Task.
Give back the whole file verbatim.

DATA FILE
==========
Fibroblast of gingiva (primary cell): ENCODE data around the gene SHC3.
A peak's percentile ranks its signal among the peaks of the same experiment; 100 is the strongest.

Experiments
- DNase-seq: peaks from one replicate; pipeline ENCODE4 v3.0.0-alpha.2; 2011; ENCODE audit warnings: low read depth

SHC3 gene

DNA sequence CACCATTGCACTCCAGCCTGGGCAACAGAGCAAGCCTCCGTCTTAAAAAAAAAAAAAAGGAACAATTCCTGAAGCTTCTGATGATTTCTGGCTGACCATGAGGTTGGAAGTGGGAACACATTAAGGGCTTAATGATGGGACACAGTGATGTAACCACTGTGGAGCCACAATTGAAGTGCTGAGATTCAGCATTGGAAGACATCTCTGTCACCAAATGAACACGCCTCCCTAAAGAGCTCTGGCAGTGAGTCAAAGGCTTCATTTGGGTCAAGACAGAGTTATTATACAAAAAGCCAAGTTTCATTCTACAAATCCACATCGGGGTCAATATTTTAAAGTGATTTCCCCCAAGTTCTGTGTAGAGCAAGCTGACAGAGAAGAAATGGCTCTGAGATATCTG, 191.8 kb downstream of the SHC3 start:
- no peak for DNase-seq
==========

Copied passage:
Fibroblast of gingiva (primary cell): ENCODE data around the gene SHC3.
A peak's percentile ranks its signal among the peaks of the same experiment; 100 is the strongest.

Experiments
- DNase-seq: peaks from one replicate; pipeline ENCODE4 v3.0.0-alpha.2; 2011; ENCODE audit warnings: low read depth

SHC3 gene

DNA sequence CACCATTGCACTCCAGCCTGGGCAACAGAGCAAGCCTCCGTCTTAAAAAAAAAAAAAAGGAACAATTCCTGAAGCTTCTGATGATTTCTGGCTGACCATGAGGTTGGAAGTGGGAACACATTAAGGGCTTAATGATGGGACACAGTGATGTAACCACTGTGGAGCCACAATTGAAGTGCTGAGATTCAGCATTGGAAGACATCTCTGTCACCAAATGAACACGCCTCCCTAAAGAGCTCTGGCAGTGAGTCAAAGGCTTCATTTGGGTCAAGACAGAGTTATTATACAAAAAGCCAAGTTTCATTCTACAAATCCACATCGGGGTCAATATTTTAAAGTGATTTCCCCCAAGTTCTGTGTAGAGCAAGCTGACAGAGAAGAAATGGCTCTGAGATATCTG, 191.8 kb downstream of the SHC3 start:
- no peak for DNase-seq